I’ve decided on the raw nickel covered ones, as there will ‘age’ its looks quicker (they will develop a patina), and I think they will look cool.

I have also decided on the 53mm for the neck.

thornbucker 2

lets just hope these fit on the HH pickguard…

The guitar – A bad DIY

I decided to go with a cheap strat rather than starting from scratch with something like Warmoth guitars (eventually I will), but I just wanted to start with a solid basis for my first customisation job.

So the next step was to find a cheap Stratocaster… either eBay or Reverb would provide. and Reverb did.

I found a cheap mexican Fender Blacktop Stratocaster with Gotoh parts, rather cheap, and clearly someone else’s customisation job gone wrong.

MexBlacktop

The guitar appeared to be in fair condition, and the listing did specify the changes made to the guitar, including removing the pickup covers (in my opinion, a crime).

On close inspection things were not so good. On the following pictures you can clearly see the bridge is too wide for the guitar. The string spacing (E to E) is 56mm, while the Blacktop Stratocaster has a vintage 51mm string spacing. This results in strings nearly outside of the fingerboard. and the strings sit outside of the humbucker poles, which according to DiMarzio and Seymour Duncan is a big no.

wrong bridge

Now the tuners. The guitar came with Gotoh SG381 Cosmo Black machine heads, which as you can see, the holes did not match the Fender two post alignment holes. The previous owner didn’t even bother to screw the tuners in, so the guitar would go immediately out of tune.

Machine Heads

The guitar did sound the same as my other blacktop stratocaster. although there was a short circut at the multipole superswitch which was quickly fixed. sound wise it was a blacktop stratocaster. The neck was all you can expect of a Fender neck, although it had some signs of neglect.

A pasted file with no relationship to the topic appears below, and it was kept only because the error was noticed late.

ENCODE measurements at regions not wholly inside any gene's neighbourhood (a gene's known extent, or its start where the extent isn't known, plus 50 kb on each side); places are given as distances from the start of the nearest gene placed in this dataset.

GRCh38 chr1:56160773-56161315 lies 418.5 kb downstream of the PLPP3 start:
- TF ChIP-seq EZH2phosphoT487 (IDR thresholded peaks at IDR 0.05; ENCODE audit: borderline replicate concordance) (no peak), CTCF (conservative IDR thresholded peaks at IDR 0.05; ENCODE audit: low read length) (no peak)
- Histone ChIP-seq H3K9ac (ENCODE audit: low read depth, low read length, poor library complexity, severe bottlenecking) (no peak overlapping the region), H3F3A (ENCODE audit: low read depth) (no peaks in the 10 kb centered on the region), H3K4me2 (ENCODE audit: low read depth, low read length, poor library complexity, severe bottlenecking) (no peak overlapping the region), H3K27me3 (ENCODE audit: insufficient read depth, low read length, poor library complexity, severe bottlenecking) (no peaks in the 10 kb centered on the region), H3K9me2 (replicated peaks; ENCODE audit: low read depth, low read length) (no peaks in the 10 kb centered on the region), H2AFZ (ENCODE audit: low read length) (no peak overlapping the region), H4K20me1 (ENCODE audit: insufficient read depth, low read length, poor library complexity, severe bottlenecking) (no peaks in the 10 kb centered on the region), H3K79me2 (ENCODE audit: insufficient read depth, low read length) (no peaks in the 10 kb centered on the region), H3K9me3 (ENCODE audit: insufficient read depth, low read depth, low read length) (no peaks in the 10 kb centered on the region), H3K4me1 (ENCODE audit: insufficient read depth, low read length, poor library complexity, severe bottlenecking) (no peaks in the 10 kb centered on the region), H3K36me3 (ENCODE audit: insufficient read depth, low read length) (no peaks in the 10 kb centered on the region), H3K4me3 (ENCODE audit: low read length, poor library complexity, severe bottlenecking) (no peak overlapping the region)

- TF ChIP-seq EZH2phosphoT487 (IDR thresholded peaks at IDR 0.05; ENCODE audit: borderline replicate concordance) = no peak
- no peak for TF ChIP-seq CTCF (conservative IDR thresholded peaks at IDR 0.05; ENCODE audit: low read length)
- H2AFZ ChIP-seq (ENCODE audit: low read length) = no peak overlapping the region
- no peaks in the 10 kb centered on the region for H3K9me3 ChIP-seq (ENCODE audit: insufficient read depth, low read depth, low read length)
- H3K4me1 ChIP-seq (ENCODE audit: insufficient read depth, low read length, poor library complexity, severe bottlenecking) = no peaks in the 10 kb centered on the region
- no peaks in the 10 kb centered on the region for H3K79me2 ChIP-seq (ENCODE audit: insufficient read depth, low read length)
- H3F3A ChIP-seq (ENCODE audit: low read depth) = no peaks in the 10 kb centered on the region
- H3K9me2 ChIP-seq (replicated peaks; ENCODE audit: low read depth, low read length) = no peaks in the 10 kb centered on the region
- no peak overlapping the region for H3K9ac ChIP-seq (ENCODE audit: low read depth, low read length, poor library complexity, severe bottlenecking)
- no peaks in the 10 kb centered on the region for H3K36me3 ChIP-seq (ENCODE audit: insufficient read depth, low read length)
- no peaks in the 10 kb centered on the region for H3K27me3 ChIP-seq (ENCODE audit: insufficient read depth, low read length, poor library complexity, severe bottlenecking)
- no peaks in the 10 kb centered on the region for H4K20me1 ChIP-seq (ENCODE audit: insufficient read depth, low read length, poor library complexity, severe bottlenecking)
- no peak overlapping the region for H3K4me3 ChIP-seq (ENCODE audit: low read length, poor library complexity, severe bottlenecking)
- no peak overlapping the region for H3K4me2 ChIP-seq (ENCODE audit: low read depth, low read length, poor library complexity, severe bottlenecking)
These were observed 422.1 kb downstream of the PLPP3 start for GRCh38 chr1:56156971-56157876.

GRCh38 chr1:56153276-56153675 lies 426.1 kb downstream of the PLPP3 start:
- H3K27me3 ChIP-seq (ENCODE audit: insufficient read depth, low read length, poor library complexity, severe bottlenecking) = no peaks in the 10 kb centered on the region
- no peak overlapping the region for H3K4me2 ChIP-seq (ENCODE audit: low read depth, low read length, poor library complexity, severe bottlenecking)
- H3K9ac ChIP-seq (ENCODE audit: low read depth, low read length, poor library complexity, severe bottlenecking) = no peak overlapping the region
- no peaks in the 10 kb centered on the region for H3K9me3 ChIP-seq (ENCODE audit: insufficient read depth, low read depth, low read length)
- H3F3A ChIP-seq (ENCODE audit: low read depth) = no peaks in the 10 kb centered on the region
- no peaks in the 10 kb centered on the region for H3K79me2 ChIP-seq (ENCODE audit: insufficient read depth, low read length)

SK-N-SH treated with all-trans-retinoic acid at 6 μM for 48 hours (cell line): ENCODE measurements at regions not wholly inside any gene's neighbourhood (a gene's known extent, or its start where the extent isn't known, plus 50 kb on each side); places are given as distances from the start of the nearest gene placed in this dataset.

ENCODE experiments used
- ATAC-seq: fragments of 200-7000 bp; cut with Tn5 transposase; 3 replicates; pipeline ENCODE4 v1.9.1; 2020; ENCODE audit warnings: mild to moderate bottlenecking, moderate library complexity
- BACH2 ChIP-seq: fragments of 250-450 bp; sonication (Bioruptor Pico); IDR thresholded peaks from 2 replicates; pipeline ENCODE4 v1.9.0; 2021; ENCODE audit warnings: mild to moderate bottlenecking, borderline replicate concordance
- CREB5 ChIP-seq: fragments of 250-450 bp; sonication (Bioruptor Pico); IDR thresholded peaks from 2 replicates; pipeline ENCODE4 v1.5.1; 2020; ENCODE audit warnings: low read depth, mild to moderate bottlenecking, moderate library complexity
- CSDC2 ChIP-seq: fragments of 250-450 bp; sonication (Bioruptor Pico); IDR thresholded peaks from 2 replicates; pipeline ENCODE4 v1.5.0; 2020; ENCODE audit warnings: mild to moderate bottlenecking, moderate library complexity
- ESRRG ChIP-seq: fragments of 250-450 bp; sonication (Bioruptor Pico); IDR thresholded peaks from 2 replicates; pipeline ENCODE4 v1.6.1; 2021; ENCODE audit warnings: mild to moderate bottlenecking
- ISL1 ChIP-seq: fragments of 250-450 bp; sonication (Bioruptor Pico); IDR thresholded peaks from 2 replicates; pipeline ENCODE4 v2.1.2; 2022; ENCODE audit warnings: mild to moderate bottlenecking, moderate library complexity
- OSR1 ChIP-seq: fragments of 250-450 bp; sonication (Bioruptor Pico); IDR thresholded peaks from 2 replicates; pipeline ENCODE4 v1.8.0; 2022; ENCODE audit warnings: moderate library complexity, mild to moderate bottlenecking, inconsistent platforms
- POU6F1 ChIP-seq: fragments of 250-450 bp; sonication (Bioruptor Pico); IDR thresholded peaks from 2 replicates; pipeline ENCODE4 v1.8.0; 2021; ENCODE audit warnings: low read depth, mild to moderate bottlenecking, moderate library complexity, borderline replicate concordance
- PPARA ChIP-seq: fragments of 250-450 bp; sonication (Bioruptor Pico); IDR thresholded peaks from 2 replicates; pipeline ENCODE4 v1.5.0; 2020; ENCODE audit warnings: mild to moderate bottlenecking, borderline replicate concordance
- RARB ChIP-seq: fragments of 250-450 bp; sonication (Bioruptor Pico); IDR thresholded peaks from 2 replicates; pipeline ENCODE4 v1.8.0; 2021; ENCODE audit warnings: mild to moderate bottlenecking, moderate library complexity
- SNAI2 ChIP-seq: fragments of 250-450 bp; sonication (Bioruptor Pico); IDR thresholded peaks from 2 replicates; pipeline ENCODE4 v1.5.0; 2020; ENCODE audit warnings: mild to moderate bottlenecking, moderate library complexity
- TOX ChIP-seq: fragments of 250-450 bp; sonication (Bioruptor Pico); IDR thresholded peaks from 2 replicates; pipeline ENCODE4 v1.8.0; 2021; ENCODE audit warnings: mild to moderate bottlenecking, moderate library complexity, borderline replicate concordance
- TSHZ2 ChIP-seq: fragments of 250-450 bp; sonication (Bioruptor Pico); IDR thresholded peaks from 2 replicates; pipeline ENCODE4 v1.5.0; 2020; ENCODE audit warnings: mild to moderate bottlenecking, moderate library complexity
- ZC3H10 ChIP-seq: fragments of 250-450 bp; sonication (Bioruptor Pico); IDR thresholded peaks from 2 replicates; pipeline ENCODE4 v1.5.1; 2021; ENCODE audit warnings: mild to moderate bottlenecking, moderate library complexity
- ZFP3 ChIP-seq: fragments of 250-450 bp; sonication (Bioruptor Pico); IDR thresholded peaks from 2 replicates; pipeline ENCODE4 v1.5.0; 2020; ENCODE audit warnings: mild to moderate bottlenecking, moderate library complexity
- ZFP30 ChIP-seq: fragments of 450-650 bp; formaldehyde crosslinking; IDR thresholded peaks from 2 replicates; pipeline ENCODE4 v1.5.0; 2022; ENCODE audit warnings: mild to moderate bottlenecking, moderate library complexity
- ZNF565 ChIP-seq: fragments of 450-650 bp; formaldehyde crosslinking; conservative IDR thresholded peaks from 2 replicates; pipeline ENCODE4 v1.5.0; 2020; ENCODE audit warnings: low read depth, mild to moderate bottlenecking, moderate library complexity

In summary, the guitar had good sound but was unplayable.

Just a bad DIY. Maybe not the intention of the previous owner, but certainly as a result of his actions.

 

Why a Partscaster? – Part I

I’ve always loved Fender Stratocasters. Ever since I can recall I’ve found it be the most beautiful guitar ever. Besides David Gilmour (praise him!) uses them.

On the same token, your Standard Fender Stratocaster, is not cheap and might or might not have the features you are looking for, and when you have paid good dollars for a Made in USA Stratocaster, it’s kind of painful to made modifications to it (at least for me).

I currently have several guitars, and have had some more over the years. Some of the other guitars have features that I certainly liked, and other guitars are so out of my reach. As time passes, I always keep coming back to the familiarity of a Strat neck and balance. They are just so nice to play.

Stratocasters are very versatile and simple instruments, and they are easily modifiable, and that makes them the ideal canvas for my next guitar.